Turner wants road to Skywalk routed back to his ranch

KINGMAN - After battling for five years to rebuild and move Diamond Bar Road off of his property, Grand Canyon Ranch Resort owner Nigel Turner now wants traffic to return to the old alignment of Diamond Bar Road that crosses his land.

Turner wrote two letters this week to the BLM's Kingman Field Office and to the Bureau of Indian Affairs Phoenix office appealing the BLM's decision to allow the Hualapai Tribal Council to build a dirt road to bypass the old alignment of Diamond Bar Road on his property. The tribe started construction on a new paved alignment of Diamond Bar Road in April. It asked for permission to use part of the unfinished road to bypass Turner's property in May after he started charging motorists a fee to use the old road alignment. He closed the road to all traffic on June 4. It was reopened to traffic, with an entrance fee on June 11.

In his letters, Turner claims that the bypass is costing him $50,000 a day in revenue and it's unnecessary, unsafe and is damaging the environment. He also claims the U.S. Bureau of Land Management never notified him of the tribal council's request for a bypass, even though he owns the grazing rights to the land.

He is asking the BLM to halt all use of the new road and to reroute traffic onto the old Diamond Bar Road alignment that crosses his land until the appeal is resolved.

In his letter to the BLM, Turner states that every day he is losing around $25,000 worth of fees for motorists to use the old road to cross his ranch, $5,000 in lost revenue due to reduced tourism traffic to the resort, and a $20,000 loss in revenues from other activities provided on the ranch, such as helicopter flights, horseback rides and wild west shows.

He claims that according to a 2007 settlement agreement with the federal government and Mohave County, he has a right to charge an activity fee to cover the liability of motorists crossing his property.

"This is a significant economic impact not analyzed in accordance with (National Environmental Protection Act) requirements and certainly not covered under a categorical exclusion," Turner stated in his letter.

According to Hualapai tribal spokesman Dave Cieslak, the whole thing is ludicrous. He pointed out that Turner only started charging the entrance fee for all motorists crossing his property in May.

Turner said his fight really isn't about the money he's losing, it's about protecting the environment and the safety of the public. He's already had to put to down one calf that was struck by a car. A vehicle striking a full-grown cow could cause a fatal accident, he said.

"I just want them to do it right," Turner said, referring to the construction of the new road, which, according to a 2007 settlement agreement, is supposed to include underpasses for cattle and horseback riders.

Turner and the Hualapai Tribal Council have been battling over the paving of Diamond Bar Road since 2003. Turner argues that the tribal council is not honoring the 2007 agreement to protect wildlife, historical sites, the environment and the safety of the visitors to his ranch while the new road is under construction.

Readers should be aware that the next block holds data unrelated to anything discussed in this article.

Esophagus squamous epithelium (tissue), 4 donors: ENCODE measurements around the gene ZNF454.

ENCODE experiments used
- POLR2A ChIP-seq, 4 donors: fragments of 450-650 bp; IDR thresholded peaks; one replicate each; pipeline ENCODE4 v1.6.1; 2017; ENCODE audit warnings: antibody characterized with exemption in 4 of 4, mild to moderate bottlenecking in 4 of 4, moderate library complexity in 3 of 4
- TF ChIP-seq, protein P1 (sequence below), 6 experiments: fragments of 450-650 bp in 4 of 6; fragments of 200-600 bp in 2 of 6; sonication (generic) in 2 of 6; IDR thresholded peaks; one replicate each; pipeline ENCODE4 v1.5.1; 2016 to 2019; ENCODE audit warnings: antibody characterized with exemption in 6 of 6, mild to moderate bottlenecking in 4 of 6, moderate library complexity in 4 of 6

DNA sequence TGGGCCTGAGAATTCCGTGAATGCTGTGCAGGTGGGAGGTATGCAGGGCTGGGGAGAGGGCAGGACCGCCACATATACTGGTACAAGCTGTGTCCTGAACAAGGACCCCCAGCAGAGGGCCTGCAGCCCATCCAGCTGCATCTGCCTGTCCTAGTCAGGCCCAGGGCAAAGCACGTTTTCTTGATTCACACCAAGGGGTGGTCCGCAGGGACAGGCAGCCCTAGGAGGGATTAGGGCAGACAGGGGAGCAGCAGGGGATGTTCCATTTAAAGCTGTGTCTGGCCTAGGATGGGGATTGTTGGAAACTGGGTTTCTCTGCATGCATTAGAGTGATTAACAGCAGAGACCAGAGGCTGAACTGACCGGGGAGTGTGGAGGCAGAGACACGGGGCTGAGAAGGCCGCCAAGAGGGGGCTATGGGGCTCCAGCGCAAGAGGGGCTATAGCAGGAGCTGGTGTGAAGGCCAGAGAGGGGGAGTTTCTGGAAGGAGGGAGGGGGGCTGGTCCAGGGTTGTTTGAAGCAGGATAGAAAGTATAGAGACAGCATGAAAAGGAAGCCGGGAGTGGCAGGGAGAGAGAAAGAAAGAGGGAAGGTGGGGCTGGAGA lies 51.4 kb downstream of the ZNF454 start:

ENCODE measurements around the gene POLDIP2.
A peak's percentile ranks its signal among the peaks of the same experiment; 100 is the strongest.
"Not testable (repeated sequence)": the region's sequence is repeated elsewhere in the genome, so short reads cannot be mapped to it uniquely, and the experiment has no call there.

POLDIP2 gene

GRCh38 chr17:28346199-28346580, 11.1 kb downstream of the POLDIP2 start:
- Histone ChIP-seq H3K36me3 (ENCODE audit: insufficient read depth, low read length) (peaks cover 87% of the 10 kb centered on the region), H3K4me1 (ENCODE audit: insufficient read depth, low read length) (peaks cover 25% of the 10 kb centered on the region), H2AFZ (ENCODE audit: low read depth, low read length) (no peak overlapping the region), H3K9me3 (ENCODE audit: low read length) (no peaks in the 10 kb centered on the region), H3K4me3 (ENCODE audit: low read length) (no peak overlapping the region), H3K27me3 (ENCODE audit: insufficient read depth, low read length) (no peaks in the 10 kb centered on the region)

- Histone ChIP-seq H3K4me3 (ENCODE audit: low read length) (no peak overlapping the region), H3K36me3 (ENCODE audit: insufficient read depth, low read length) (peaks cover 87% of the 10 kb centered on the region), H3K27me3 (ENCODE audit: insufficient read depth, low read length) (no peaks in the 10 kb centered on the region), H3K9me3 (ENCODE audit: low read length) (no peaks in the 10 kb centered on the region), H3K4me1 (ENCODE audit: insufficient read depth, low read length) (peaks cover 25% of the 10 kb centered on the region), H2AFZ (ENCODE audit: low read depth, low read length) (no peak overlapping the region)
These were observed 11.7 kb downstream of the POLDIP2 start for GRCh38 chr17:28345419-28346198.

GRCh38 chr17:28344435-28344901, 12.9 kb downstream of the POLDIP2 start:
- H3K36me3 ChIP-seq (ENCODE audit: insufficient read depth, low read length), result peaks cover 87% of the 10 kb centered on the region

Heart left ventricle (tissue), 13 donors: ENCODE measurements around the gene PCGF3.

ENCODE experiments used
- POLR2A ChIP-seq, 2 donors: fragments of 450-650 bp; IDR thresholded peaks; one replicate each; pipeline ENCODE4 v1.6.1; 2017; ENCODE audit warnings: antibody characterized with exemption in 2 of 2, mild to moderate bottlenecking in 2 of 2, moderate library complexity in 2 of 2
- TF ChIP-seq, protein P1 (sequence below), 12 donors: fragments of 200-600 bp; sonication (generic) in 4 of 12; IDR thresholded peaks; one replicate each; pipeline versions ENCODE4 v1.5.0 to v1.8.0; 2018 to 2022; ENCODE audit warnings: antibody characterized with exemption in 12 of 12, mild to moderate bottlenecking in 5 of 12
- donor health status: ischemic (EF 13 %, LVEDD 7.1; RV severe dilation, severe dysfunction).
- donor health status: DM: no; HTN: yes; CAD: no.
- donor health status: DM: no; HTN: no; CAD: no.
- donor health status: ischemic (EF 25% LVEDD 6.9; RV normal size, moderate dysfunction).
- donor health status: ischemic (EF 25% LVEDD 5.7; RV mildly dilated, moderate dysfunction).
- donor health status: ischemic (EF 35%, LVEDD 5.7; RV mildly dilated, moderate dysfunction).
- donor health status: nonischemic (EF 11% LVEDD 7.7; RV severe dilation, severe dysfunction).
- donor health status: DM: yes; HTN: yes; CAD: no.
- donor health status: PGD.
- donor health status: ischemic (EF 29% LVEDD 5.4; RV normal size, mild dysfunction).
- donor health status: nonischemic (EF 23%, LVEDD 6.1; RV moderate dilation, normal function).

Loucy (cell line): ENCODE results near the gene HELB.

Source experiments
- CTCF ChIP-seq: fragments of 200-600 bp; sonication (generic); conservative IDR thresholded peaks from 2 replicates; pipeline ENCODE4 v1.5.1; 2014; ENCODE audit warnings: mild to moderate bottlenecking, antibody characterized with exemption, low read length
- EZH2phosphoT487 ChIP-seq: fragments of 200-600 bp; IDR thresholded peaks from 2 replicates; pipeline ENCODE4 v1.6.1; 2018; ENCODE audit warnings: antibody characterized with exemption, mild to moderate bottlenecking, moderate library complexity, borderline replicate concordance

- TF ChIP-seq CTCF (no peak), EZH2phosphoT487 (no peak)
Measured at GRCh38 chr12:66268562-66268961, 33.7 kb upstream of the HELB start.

"It's 150 feet," Cieslak said. "He's misleading the public. I'm baffled that a person who is in the tourism business is treating visitors this way."

Typically, tourism businesses try to work together to bring more visitors to their area, Cieslak said. But Turner's actions have intimidated visitors and prevented employees from getting to work.

He pointed out that Turner closed the old Diamond Bar Road to all traffic on June 4 and was arrested the same day on misdemeanor charges of threatening and intimidating after Mohave County Sheriff's Office received a call that he had allegedly threatened a worker with a gun.

Turner refutes Cieslak's claims. He pointed out that the road was reopened to all traffic, with fees in place, on June 11, the same day the BLM granted the tribe permission to bypass his land.

"At no time were they ever prevented from accessing their commercial operations, including the Skywalk, since alternative routes were open and available," Turner states in his appeal. "Since the present application for a (right of way) over BLM land was submitted before the existing Diamond Bar Road was closed, it would appear that the sole purpose of the application was to avoid paying the fees to access the Skywalk. To categorize and deal with this application as an emergency was therefore totally inappropriate and misleading."

Turner also pointed out that the BLM had a duty to notify him of the tribal council's May 30 request for the bypass.

"The Grand Canyon Ranch, as an adjoining property and holder of the grazing rights, was not notified by the BLM until after the permit for the easement was issued," Turner states in his appeal. "In this instance, there was no formal solicitation for public comment, no formal notice of a permit to proceed on construction of a right of way, and no evaluation of the environmental or economic damage that such construction would create."

Repeated messages left with Kingman BLM Field Office Manager Ruben Sanchez were not returned.

Turner also claims that the bypass is unnecessary because there are two routes to the Grand Canyon West - Diamond Bar Road and Buck and Doe Road in Peach Springs.

Buck and Doe Road is not a viable alternative, according to Cieslak.

"It adds three hours, round trip, for visitors," he said.

Turner also states that the continued use of the bypass road is causing damage to archeological sites, wildlife and his ranch. He pointed out that construction crews uncovered a previously unknown, burial site earlier this month in the road right of way.

The "simple remedy" to the dispute, Turner said, is to keep the current road open until the mutually agreed upon plans as per the 2007 legal agreement are complied with.